The SF 49ers are losing Robert Saleh to the NY Jets’ head-coaching vacancy, and his ability to change his scheme was a key reason why.
It would have been easy for soon-to-be former SF 49ers defensive coordinator Robert Saleh to stick to his roots after taking over that position with the Niners way back in 2017 as a first-time coordinator.
Fans will remember how Saleh implemented a 4-3 Under, Cover 3 zone-style scheme — a system he was familiar with from his days with the Seattle Seahawks under head coach Pete Carroll and then-defensive coordinator Gus Bradley. It sounded like a good idea. After all, Bradley and Carroll helped engineer one of the most dominant defensive units in the early 2010s, and Saleh was hoping to replicate that in San Francisco.
The only problem, though, was the SF 49ers simply didn’t have the talent to make it work back in 2017. And with only some modest tweaks in 2018, it wasn’t working that much the following year either.
In 2018, the Niners defense was respectable enough in yards allowed (5,546 — 13th best) but still gave up a lot of points, not unlike the 2020 squad which dealt with a slew of offensive turnovers regularly putting Saleh’s defense into bad situations. But points allowed his second year (435) was still not great.
They might be quiet now, but many fans after Saleh’s first two years weren’t overly impressed with his efforts and wanted him gone.
Well, he’ll be gone now. But not for that original reason. Saleh is leaving to become the NY Jets’ next head coach because he was able to adjust like all good coaches are able to do.
One of the problems with Seattle’s Cover 3-like defense is it was designed to essentially stack the box with eight defenders regularly, thereby relying on the pure one-on-one coverage skills of top-level defensive backs. The Seahawks’ former “Legion of Boom” had those players, including current SF 49ers cornerback Richard Sherman, who were all elite in one way or another. As the NFL continued its transition away from a high-number of run-heavy teams towards a more pass-happy league, Cover 3 defenses became obsolete.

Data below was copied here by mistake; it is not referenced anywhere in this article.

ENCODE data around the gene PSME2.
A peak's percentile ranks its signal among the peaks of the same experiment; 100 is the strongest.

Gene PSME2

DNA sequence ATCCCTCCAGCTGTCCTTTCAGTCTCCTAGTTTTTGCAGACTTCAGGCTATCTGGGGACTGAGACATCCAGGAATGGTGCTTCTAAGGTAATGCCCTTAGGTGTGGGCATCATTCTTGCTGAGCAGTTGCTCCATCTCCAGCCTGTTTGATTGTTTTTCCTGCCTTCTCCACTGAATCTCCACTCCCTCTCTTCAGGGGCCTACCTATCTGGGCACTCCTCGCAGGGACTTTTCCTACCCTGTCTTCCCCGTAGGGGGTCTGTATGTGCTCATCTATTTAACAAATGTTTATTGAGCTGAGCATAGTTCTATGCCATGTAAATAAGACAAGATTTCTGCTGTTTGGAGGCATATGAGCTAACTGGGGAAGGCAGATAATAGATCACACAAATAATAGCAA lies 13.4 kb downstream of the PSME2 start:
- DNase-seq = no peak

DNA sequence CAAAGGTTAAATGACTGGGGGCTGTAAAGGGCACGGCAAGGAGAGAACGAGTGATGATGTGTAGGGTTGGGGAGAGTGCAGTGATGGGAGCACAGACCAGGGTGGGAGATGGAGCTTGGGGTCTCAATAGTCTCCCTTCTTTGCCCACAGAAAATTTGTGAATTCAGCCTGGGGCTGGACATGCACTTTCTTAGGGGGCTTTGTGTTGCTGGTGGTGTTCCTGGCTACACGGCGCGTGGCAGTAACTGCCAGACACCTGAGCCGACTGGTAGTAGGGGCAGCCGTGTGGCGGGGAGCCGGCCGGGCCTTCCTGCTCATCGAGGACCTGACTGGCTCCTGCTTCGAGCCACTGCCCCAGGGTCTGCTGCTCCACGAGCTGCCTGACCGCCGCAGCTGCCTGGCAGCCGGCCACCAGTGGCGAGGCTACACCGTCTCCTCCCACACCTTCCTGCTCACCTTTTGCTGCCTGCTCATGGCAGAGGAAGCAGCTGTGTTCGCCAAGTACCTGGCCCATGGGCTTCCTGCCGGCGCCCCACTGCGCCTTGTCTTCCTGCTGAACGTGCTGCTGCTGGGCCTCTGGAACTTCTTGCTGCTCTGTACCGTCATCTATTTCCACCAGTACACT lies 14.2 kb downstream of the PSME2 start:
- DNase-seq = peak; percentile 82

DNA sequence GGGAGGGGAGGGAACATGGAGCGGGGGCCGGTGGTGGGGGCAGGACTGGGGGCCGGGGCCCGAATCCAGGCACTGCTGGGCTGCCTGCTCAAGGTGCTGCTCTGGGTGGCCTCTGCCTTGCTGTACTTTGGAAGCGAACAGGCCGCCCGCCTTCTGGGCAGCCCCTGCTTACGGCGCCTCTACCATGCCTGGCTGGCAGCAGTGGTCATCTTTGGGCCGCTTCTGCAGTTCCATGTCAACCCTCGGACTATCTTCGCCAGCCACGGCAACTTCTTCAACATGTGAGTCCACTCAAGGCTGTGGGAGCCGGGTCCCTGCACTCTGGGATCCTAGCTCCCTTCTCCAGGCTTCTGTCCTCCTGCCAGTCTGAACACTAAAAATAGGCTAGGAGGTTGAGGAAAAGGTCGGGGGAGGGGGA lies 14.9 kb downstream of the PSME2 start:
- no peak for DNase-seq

Especially if teams didn’t have the back-end talent to make it work.
That’s why so many things changed in 2019 when the Niners boasted one of the league’s best defenses.
Saleh took advice from his coaching staff at the time, including former defensive backs coach Joe Woods along with newly minted defensive line coach Kris Kocurek and his former assistant, Chris Kiffin. Key among the adjustments were moving to a Wide 9 base alignment for the D-line while implementing more traditional Cover 2 schemes with both safeties playing deep.
This was a noticeable transition from the single-high Cover 3 scheme Saleh previously used.
On top of that, to take advantage of linebacker Fred Warner‘s exceptional coverage skills, Saleh didn’t hesitate to use more Tampa 2 coverages with Warner dropping back between the Cover 2 safeties in the middle of the field.
The approach worked, and it was magnified even more in 2020 despite San Francisco losing a number of key pieces to injury over the course of the season.
The SF 49ers gave up a lot of points, yes, 390 in total, which ranked 17th best. But Saleh’s defense, despite yet another season where the offense turned the ball over a whopping 31 times, still ranked fifth best in yards allowed (5,030).
There are two key takeaways from all this.
For starters, Saleh showed he wasn’t too stubborn to stick with what he knew best back in 2017. He changed and evolved, just like the league changes and evolves. On top of that, Saleh took the advice and listened to his subordinates’ ideas. That’s key, too, meaning Saleh is open to new ideas if they can end up helping his team.
Now, Saleh will need even more advice and assistance, as he’ll be undergoing yet another transformation with a Jets squad in need of a massive overhaul.
But if the previous evidence reveals anything, he’ll be more than capable of meeting the challenge.